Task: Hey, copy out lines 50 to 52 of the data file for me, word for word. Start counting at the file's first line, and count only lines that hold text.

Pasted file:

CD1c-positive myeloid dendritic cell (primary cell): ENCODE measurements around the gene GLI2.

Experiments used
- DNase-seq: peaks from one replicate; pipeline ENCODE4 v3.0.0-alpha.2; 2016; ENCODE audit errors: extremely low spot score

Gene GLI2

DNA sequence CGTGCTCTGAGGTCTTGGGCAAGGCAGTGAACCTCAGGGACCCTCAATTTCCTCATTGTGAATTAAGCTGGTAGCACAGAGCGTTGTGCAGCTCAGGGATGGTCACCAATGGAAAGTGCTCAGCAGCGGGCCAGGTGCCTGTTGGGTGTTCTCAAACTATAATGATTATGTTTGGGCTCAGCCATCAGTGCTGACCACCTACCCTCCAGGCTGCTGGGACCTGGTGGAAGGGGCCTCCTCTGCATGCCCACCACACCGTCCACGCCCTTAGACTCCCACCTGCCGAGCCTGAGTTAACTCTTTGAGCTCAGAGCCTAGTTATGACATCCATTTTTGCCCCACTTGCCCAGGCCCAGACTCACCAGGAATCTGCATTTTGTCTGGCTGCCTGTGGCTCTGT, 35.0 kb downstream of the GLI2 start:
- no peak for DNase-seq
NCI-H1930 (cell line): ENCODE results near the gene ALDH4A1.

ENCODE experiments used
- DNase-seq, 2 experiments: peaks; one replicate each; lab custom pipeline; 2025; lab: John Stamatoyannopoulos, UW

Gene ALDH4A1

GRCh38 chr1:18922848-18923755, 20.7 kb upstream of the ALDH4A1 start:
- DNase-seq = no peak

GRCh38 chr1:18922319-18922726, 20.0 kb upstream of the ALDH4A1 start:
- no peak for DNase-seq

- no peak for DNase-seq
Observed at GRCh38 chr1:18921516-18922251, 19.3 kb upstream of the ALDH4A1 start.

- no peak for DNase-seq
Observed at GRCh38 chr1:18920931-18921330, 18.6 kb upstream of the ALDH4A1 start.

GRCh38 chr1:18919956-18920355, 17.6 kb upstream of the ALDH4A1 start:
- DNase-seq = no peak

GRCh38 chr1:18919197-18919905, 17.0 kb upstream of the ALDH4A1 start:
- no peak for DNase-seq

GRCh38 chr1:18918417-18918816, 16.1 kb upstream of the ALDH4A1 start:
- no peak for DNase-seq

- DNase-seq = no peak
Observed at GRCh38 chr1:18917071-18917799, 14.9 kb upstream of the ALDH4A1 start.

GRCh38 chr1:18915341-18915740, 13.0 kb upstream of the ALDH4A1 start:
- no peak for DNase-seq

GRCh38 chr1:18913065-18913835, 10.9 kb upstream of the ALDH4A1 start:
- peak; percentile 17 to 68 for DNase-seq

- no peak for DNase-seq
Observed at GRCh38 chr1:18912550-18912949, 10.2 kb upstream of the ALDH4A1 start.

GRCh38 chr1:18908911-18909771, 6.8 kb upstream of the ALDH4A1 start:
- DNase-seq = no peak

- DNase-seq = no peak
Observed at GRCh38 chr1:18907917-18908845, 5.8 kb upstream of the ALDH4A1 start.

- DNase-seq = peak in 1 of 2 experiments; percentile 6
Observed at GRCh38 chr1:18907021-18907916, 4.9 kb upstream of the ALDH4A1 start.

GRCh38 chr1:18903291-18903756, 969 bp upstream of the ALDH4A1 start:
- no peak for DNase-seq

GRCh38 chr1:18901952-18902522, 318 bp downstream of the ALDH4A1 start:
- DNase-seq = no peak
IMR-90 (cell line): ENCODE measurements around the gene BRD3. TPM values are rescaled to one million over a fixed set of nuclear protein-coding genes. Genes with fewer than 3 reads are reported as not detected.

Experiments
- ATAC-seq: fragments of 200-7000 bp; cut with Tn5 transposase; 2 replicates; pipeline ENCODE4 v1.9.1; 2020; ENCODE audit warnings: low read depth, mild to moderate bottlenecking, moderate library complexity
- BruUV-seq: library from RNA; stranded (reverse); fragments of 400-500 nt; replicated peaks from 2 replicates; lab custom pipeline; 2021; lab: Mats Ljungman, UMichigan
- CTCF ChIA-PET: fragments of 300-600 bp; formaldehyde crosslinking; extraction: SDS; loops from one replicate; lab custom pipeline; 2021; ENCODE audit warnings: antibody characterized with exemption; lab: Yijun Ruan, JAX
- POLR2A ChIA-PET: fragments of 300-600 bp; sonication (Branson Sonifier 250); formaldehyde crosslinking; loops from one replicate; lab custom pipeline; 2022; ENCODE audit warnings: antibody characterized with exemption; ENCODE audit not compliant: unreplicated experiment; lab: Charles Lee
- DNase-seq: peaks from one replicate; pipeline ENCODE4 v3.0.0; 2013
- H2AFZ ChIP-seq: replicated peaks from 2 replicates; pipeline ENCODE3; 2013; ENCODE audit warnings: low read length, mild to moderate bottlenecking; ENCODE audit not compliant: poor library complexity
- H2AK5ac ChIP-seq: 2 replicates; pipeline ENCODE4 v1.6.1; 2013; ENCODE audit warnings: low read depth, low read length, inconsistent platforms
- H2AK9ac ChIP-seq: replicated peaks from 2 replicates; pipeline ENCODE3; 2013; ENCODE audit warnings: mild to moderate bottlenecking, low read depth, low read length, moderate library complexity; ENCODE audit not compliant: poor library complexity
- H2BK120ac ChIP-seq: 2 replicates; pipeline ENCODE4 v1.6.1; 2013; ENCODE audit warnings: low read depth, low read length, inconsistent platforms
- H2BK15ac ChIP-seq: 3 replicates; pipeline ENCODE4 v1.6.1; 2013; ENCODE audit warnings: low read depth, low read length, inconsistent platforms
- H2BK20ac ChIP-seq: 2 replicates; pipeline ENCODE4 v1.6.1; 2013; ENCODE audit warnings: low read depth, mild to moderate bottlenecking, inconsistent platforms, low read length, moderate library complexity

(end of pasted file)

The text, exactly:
- H2AFZ ChIP-seq: replicated peaks from 2 replicates; pipeline ENCODE3; 2013; ENCODE audit warnings: low read length, mild to moderate bottlenecking; ENCODE audit not compliant: poor library complexity
- H2AK5ac ChIP-seq: 2 replicates; pipeline ENCODE4 v1.6.1; 2013; ENCODE audit warnings: low read depth, low read length, inconsistent platforms
- H2AK9ac ChIP-seq: replicated peaks from 2 replicates; pipeline ENCODE3; 2013; ENCODE audit warnings: mild to moderate bottlenecking, low read depth, low read length, moderate library complexity; ENCODE audit not compliant: poor library complexity